We propose to assess the impact of sex-steroid hormones and prostate cancer (PCa) progression in the context of the recently identified TMPRSS2:ERG translocation, a novel gene fusion of the 5'-untranslated region of the androgen-regulated TMPRSS2 promoter and the ETS transcription factor family member. The TMPRSS2:ERG translocation is a common molecular event in PCa, and emerging data (including our own) suggest men with tumors with the translocation tend to have a worse cancer prognosis. The regulation of TMPRSS2 by androgens and possibly estrogens is intriguing and illuminates a potential mechanism whereby sex hormones could drive tumor growth and proliferation leading to worse cancer survival. We have identified 1,500 men diagnosed with incident PCa in the Physicians'Health Study and Health Professionals Follow-up Study during 1982 to 2006, and will continue prospective follow-up through 2012 for outcomes (175 will have developed metastatic or fatal disease). We have assembled a repository of archival tumor tissue, and will characterize the TMPRSS2:ERG tumor status using fluorescent in situ hybridization. We will explore the role of the TMPRSS2:ERG fusion on PCa progression. Moreover, we will examine whether circulating levels of sex hormones or variation in genes involved in sex hormone signaling or metabolism interact with the fusion to affect progression;we hypothesize that men with fusion positive tumors have a worse prognosis if they are exposed to high sex hormone levels. We will evaluate whether obesity, with its known regulation of the hormonal milieu causing higher levels of estrogen and reduced testosterone, is associated with PCa progression by interacting with the TMPRSS2:ERG fusion. At the tumor level, we will examine the relation between fusion status, alone and in concert with hormones, and extent of tumor angiogenesis, cellular proliferation and apoptosis. Finally, we will evaluate whether men with fusion positive tumors have a more favorable response to androgen deprivation therapy compared to those without the TMPRSS2:ERG fusion. Based on the incidence of PCa in the United States and frequency of the fusion, more than 100,000 men diagnosed each year have a fusion positive PCa. If these tumors are indeed more aggressive, this number reflects a considerable burden of men at risk of progression. As such, an understanding of the TMPRSS2:ERG fusion on PCa survival in light of the hormonal milieu could have significant public health impact, and illuminate opportunities for primary and secondary prevention or improved patient selection for specific therapeutic intervention.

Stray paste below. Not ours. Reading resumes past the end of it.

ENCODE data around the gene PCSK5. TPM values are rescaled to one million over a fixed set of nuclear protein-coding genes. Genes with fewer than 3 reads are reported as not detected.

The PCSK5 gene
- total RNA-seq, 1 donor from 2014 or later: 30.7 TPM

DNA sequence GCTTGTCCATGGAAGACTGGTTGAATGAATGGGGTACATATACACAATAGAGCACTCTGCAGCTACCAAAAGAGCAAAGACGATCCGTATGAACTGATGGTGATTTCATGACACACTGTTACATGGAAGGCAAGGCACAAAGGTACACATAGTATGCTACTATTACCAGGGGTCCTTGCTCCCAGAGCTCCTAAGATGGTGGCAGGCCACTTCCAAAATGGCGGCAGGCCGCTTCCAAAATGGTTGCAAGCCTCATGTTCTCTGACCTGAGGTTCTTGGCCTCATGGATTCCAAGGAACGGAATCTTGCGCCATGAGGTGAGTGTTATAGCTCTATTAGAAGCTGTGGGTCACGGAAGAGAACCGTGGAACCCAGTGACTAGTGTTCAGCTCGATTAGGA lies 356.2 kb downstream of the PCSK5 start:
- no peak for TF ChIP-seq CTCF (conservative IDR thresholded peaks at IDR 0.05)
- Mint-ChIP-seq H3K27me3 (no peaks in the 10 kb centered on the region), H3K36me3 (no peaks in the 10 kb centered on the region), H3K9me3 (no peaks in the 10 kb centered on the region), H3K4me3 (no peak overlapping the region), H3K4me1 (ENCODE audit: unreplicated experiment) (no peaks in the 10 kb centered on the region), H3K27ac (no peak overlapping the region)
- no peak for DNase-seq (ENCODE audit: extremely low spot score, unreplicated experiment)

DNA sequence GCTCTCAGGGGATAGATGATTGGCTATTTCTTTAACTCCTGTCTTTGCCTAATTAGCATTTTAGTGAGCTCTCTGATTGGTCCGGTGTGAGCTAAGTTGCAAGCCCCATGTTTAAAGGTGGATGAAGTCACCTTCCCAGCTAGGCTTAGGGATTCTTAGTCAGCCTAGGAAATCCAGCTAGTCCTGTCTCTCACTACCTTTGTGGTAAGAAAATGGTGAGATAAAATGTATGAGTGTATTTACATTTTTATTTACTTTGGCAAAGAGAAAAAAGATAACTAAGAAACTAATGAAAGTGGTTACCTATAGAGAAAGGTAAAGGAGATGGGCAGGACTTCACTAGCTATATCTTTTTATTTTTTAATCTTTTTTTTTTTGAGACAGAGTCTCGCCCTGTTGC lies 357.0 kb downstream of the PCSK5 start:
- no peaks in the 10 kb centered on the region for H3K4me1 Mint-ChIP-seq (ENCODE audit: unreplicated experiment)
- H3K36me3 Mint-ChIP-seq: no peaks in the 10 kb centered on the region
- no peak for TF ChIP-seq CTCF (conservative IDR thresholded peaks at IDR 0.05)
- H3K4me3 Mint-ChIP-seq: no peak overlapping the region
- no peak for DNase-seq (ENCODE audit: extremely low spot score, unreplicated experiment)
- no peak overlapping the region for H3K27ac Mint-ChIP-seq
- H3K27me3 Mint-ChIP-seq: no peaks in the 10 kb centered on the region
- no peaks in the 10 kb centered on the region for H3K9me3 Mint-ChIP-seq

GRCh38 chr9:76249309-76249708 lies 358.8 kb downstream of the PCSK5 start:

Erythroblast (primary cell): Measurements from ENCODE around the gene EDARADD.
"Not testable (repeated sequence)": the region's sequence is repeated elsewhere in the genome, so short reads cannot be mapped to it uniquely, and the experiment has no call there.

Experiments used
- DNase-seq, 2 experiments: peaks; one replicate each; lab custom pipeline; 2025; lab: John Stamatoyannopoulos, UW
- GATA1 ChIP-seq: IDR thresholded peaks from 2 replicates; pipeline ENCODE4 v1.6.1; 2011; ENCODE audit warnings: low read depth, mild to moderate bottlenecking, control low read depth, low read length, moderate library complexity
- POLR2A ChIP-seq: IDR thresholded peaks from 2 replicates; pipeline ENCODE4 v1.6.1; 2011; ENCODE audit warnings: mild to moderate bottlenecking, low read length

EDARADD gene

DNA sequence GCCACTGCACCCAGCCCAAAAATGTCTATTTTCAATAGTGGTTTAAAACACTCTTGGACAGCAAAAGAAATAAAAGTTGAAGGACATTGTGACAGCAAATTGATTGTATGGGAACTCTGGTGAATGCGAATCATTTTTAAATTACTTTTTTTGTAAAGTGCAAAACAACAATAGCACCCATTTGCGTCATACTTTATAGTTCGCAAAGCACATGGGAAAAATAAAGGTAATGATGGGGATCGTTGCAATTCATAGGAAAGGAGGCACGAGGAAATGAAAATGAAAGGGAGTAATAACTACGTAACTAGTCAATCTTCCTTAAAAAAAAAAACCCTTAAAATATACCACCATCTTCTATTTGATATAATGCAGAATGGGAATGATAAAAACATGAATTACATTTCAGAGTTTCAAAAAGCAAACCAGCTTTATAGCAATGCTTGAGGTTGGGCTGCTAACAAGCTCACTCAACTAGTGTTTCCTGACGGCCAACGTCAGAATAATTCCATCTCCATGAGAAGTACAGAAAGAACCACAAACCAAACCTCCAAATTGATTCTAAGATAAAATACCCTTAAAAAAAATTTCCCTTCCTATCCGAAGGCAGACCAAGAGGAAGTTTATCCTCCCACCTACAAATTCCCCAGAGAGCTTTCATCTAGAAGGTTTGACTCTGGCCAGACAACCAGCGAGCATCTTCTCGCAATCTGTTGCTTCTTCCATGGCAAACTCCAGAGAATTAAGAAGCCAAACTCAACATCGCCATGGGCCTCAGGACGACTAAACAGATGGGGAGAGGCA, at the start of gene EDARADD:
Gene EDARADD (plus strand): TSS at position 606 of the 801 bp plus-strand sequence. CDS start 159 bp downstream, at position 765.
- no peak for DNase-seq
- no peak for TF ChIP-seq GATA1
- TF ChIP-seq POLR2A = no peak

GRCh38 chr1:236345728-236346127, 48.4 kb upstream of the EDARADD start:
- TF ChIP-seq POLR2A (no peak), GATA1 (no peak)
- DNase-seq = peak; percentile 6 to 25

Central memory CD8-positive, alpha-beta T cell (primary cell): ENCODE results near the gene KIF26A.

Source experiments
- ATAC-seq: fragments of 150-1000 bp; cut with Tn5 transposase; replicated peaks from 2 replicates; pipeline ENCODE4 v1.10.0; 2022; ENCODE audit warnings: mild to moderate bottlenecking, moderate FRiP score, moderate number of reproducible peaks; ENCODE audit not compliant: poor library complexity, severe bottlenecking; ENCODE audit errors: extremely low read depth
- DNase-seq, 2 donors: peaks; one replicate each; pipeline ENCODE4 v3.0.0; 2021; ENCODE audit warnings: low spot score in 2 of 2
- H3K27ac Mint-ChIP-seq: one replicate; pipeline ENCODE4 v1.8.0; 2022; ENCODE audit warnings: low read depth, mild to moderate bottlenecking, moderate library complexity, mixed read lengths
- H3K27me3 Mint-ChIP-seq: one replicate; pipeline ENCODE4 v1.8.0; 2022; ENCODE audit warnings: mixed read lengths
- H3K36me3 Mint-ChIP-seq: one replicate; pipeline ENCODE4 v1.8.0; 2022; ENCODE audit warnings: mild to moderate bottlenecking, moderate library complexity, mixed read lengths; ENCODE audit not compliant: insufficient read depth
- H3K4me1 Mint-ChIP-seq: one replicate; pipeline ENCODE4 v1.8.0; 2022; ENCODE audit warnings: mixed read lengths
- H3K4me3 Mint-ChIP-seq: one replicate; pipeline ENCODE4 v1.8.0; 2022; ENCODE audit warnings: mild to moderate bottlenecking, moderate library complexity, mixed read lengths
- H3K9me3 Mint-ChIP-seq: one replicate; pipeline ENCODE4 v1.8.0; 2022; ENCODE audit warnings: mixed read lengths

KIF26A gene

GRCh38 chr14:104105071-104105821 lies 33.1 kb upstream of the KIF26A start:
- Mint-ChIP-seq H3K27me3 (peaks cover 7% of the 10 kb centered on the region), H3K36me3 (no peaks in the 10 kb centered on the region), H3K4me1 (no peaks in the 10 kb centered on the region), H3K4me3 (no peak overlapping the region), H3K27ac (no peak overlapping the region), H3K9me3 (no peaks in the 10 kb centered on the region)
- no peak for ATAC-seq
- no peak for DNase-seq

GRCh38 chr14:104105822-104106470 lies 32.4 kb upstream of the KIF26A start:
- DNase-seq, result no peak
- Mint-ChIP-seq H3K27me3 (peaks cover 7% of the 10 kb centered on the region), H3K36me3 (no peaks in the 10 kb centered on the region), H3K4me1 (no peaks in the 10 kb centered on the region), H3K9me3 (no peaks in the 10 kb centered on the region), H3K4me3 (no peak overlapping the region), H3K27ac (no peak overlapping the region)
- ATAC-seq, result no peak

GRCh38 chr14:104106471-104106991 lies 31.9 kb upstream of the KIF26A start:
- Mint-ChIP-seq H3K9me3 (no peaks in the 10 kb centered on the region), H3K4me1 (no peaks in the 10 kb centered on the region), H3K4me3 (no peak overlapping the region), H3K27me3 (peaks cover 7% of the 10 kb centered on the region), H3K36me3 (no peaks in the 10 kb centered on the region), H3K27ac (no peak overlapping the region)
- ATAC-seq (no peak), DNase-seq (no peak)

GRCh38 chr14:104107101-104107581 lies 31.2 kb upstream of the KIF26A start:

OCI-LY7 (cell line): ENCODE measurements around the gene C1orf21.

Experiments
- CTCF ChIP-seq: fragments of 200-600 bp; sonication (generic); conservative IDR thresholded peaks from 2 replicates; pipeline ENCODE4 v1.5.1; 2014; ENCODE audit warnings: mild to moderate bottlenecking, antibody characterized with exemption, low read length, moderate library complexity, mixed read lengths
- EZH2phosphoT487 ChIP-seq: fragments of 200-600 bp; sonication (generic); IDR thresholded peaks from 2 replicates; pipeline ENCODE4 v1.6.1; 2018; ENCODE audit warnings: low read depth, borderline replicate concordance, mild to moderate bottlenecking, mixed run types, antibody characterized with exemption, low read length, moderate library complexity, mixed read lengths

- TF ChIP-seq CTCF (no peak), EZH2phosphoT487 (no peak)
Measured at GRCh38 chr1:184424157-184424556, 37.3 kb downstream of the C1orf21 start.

Public Health Relevance

PCa is a significant public health burden with respect to morbidity and mortality among men in the Western World. The recent identification of a common novel translocation in PCa, the TMPRSS2:ERG fusion, may help explain the heterogeneity of this disease, although there is still limited research in this area. Our study seeks to explore the role of the TMPRSS2:ERG translocation in PCa progression within two large, community-based cohorts of men with PCa, and to understand whether genetic factors, hormones or lifestyle factors interact with the fusion to impact cancer mortality.

Agency
National Institute of Health (NIH)
Institute
National Cancer Institute (NCI)
Type
Research Project (R01)
Project #
5R01CA136578-04
Application #
8210940
Study Section
Epidemiology of Cancer Study Section (EPIC)
Program Officer
Woodhouse, Elizabeth
Project Start
2009-03-03
Project End
2014-01-31
Budget Start
2012-02-01
Budget End
2013-01-31
Support Year
4
Fiscal Year
2012
Total Cost
$337,130
Indirect Cost
$109,037
Name
Brigham and Women's Hospital
Department
Type
DUNS #
030811269
City
Boston
State
MA
Country
United States
Zip Code
02115
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Ahearn, Thomas U; Pettersson, Andreas; Ebot, Ericka M et al. (2016) A Prospective Investigation of PTEN Loss and ERG Expression in Lethal Prostate Cancer. J Natl Cancer Inst 108:
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Kelly, Rachel S; Vander Heiden, Matthew G; Giovannucci, Edward et al. (2016) Metabolomic Biomarkers of Prostate Cancer: Prediction, Diagnosis, Progression, Prognosis, and Recurrence. Cancer Epidemiol Biomarkers Prev 25:887-906

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